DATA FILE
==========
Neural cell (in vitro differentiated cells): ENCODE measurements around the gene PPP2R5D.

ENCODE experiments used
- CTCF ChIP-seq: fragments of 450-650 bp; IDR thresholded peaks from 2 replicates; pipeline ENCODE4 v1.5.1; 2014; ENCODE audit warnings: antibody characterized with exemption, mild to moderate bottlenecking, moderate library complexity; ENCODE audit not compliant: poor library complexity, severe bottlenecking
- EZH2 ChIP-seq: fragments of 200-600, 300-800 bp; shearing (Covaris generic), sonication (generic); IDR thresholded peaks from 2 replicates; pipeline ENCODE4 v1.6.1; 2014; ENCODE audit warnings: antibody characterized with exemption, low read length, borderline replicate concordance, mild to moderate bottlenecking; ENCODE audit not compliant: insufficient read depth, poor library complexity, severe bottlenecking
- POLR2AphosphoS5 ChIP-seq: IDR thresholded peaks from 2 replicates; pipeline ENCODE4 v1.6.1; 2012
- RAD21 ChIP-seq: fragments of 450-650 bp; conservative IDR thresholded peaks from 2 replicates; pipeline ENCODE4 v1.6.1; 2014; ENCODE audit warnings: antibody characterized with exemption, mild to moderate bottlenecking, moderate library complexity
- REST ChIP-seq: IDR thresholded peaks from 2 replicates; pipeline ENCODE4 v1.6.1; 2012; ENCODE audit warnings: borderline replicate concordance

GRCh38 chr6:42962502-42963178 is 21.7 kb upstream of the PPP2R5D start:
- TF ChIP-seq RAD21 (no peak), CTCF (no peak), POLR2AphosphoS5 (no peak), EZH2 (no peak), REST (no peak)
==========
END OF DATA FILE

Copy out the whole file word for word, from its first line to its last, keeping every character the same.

Neural cell (in vitro differentiated cells): ENCODE measurements around the gene PPP2R5D.

ENCODE experiments used
- CTCF ChIP-seq: fragments of 450-650 bp; IDR thresholded peaks from 2 replicates; pipeline ENCODE4 v1.5.1; 2014; ENCODE audit warnings: antibody characterized with exemption, mild to moderate bottlenecking, moderate library complexity; ENCODE audit not compliant: poor library complexity, severe bottlenecking
- EZH2 ChIP-seq: fragments of 200-600, 300-800 bp; shearing (Covaris generic), sonication (generic); IDR thresholded peaks from 2 replicates; pipeline ENCODE4 v1.6.1; 2014; ENCODE audit warnings: antibody characterized with exemption, low read length, borderline replicate concordance, mild to moderate bottlenecking; ENCODE audit not compliant: insufficient read depth, poor library complexity, severe bottlenecking
- POLR2AphosphoS5 ChIP-seq: IDR thresholded peaks from 2 replicates; pipeline ENCODE4 v1.6.1; 2012
- RAD21 ChIP-seq: fragments of 450-650 bp; conservative IDR thresholded peaks from 2 replicates; pipeline ENCODE4 v1.6.1; 2014; ENCODE audit warnings: antibody characterized with exemption, mild to moderate bottlenecking, moderate library complexity
- REST ChIP-seq: IDR thresholded peaks from 2 replicates; pipeline ENCODE4 v1.6.1; 2012; ENCODE audit warnings: borderline replicate concordance

GRCh38 chr6:42962502-42963178 is 21.7 kb upstream of the PPP2R5D start:
- TF ChIP-seq RAD21 (no peak), CTCF (no peak), POLR2AphosphoS5 (no peak), EZH2 (no peak), REST (no peak)